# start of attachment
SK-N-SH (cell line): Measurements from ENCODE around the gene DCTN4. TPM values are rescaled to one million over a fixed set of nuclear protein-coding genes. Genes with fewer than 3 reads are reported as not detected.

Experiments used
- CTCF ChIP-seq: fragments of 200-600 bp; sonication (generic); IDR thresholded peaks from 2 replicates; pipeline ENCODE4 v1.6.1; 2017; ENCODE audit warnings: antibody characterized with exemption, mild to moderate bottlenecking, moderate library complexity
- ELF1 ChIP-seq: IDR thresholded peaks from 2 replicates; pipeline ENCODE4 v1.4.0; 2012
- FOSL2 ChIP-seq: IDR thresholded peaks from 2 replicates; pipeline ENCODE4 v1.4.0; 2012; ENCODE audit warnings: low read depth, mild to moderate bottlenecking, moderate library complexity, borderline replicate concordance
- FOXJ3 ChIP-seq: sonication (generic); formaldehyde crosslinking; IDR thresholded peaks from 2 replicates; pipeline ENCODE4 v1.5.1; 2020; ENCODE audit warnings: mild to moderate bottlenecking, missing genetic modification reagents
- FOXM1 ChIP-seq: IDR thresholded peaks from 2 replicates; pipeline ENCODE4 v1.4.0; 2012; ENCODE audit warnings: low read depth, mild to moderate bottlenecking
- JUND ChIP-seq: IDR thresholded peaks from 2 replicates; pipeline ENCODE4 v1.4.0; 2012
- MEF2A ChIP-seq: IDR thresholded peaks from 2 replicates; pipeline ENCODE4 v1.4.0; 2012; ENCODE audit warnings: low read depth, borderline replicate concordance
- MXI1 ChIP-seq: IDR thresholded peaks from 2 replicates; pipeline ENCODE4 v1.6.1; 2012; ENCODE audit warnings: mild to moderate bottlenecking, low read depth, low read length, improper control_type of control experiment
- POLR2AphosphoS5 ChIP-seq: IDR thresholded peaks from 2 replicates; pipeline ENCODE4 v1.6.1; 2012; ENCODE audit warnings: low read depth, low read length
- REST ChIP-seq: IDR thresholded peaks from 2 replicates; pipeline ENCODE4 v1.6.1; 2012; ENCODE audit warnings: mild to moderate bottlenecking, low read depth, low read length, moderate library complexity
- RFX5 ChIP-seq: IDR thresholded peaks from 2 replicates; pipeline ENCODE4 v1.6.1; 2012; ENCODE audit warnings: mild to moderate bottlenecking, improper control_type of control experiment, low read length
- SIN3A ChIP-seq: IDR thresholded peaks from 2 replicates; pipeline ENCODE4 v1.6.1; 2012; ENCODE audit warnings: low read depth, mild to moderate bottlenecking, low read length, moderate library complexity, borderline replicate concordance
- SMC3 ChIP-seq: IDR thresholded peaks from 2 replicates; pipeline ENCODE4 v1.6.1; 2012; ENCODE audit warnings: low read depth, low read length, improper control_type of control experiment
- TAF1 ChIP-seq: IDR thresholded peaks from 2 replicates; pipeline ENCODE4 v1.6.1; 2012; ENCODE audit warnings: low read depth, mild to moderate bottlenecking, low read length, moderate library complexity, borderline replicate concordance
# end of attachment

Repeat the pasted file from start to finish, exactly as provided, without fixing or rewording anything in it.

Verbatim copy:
SK-N-SH (cell line): Measurements from ENCODE around the gene DCTN4. TPM values are rescaled to one million over a fixed set of nuclear protein-coding genes. Genes with fewer than 3 reads are reported as not detected.

Experiments used
- CTCF ChIP-seq: fragments of 200-600 bp; sonication (generic); IDR thresholded peaks from 2 replicates; pipeline ENCODE4 v1.6.1; 2017; ENCODE audit warnings: antibody characterized with exemption, mild to moderate bottlenecking, moderate library complexity
- ELF1 ChIP-seq: IDR thresholded peaks from 2 replicates; pipeline ENCODE4 v1.4.0; 2012
- FOSL2 ChIP-seq: IDR thresholded peaks from 2 replicates; pipeline ENCODE4 v1.4.0; 2012; ENCODE audit warnings: low read depth, mild to moderate bottlenecking, moderate library complexity, borderline replicate concordance
- FOXJ3 ChIP-seq: sonication (generic); formaldehyde crosslinking; IDR thresholded peaks from 2 replicates; pipeline ENCODE4 v1.5.1; 2020; ENCODE audit warnings: mild to moderate bottlenecking, missing genetic modification reagents
- FOXM1 ChIP-seq: IDR thresholded peaks from 2 replicates; pipeline ENCODE4 v1.4.0; 2012; ENCODE audit warnings: low read depth, mild to moderate bottlenecking
- JUND ChIP-seq: IDR thresholded peaks from 2 replicates; pipeline ENCODE4 v1.4.0; 2012
- MEF2A ChIP-seq: IDR thresholded peaks from 2 replicates; pipeline ENCODE4 v1.4.0; 2012; ENCODE audit warnings: low read depth, borderline replicate concordance
- MXI1 ChIP-seq: IDR thresholded peaks from 2 replicates; pipeline ENCODE4 v1.6.1; 2012; ENCODE audit warnings: mild to moderate bottlenecking, low read depth, low read length, improper control_type of control experiment
- POLR2AphosphoS5 ChIP-seq: IDR thresholded peaks from 2 replicates; pipeline ENCODE4 v1.6.1; 2012; ENCODE audit warnings: low read depth, low read length
- REST ChIP-seq: IDR thresholded peaks from 2 replicates; pipeline ENCODE4 v1.6.1; 2012; ENCODE audit warnings: mild to moderate bottlenecking, low read depth, low read length, moderate library complexity
- RFX5 ChIP-seq: IDR thresholded peaks from 2 replicates; pipeline ENCODE4 v1.6.1; 2012; ENCODE audit warnings: mild to moderate bottlenecking, improper control_type of control experiment, low read length
- SIN3A ChIP-seq: IDR thresholded peaks from 2 replicates; pipeline ENCODE4 v1.6.1; 2012; ENCODE audit warnings: low read depth, mild to moderate bottlenecking, low read length, moderate library complexity, borderline replicate concordance
- SMC3 ChIP-seq: IDR thresholded peaks from 2 replicates; pipeline ENCODE4 v1.6.1; 2012; ENCODE audit warnings: low read depth, low read length, improper control_type of control experiment
- TAF1 ChIP-seq: IDR thresholded peaks from 2 replicates; pipeline ENCODE4 v1.6.1; 2012; ENCODE audit warnings: low read depth, mild to moderate bottlenecking, low read length, moderate library complexity, borderline replicate concordance